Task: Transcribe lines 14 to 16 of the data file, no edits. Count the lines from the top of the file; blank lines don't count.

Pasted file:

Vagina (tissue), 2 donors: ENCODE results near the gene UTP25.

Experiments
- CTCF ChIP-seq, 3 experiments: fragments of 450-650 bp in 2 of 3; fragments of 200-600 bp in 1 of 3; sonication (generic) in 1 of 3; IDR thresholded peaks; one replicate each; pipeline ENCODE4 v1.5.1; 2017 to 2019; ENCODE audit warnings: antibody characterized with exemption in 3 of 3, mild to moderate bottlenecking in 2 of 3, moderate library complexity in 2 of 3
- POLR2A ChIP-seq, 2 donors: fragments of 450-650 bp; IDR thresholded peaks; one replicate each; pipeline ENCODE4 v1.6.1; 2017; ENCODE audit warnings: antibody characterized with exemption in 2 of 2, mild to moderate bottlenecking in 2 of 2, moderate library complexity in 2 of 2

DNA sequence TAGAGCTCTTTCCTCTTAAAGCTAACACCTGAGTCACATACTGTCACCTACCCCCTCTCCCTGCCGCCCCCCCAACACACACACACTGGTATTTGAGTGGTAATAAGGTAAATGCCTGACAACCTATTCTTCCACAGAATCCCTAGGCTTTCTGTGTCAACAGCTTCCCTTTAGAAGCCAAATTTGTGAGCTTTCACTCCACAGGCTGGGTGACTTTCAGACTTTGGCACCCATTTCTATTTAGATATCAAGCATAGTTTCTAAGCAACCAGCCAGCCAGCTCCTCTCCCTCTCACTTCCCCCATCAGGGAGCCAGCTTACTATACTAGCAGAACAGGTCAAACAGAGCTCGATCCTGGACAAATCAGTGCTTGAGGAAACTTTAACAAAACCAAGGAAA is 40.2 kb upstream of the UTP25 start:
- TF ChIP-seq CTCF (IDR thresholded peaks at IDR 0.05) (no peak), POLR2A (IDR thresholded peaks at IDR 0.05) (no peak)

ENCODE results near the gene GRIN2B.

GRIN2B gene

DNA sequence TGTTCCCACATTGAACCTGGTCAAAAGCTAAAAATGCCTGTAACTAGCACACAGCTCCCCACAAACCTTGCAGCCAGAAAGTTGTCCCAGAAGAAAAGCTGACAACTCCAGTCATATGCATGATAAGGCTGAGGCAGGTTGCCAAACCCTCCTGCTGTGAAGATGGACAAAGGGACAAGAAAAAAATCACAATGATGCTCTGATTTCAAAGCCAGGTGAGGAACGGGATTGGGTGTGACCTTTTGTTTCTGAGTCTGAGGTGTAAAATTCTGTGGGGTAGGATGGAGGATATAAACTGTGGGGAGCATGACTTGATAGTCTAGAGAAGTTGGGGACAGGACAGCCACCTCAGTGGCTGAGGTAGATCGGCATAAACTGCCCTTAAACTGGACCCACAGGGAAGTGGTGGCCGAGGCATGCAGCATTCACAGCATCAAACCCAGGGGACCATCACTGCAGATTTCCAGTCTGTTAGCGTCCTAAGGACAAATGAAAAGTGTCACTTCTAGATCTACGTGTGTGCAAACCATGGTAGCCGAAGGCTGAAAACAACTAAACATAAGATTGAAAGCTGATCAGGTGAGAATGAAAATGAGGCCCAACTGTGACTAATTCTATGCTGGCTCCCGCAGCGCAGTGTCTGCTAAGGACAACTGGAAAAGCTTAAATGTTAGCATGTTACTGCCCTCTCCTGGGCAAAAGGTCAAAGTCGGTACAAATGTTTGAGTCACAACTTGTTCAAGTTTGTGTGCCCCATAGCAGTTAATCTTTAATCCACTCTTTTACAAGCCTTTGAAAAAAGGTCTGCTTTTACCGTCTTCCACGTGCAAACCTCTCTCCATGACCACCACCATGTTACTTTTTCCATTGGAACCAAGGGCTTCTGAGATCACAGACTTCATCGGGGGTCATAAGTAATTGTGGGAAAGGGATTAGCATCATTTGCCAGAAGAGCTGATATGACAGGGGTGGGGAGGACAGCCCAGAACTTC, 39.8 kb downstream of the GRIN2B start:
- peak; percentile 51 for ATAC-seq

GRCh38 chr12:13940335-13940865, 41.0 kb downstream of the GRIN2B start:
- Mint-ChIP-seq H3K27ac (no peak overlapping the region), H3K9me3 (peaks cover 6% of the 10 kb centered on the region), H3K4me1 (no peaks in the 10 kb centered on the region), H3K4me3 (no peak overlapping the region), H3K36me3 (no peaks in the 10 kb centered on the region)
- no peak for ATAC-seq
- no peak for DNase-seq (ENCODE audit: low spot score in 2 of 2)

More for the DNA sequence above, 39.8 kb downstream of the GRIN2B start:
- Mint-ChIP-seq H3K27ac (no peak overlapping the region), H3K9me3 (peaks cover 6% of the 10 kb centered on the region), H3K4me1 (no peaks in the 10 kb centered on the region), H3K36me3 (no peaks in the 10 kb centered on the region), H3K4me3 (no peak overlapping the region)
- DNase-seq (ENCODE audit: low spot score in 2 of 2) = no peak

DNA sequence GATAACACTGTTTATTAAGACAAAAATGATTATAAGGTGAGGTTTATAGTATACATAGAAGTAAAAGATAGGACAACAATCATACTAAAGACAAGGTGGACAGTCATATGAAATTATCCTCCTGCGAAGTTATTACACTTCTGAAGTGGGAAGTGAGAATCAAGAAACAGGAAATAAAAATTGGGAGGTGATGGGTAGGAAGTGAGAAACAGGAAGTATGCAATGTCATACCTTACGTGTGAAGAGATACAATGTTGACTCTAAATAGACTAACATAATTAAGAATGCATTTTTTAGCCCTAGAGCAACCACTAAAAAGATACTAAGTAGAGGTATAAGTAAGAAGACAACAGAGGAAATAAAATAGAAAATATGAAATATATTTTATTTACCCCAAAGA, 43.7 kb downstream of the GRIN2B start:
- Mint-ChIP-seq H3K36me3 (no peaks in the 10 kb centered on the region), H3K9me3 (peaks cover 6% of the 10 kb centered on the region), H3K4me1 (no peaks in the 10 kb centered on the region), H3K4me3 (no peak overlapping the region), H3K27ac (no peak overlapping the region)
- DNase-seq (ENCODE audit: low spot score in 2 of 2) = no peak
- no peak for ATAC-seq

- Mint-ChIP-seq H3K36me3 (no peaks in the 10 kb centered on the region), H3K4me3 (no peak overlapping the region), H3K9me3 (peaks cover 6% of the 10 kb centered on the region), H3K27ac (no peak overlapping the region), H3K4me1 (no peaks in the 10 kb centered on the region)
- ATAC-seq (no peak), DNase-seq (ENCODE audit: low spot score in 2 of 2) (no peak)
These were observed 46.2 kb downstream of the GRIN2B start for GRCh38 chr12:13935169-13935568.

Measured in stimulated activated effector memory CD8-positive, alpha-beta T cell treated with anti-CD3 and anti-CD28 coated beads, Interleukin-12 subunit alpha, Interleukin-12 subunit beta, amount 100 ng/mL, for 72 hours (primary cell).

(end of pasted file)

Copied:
- no peak for DNase-seq (ENCODE audit: low spot score in 2 of 2)

More for the DNA sequence above, 39.8 kb downstream of the GRIN2B start:
- Mint-ChIP-seq H3K27ac (no peak overlapping the region), H3K9me3 (peaks cover 6% of the 10 kb centered on the region), H3K4me1 (no peaks in the 10 kb centered on the region), H3K36me3 (no peaks in the 10 kb centered on the region), H3K4me3 (no peak overlapping the region)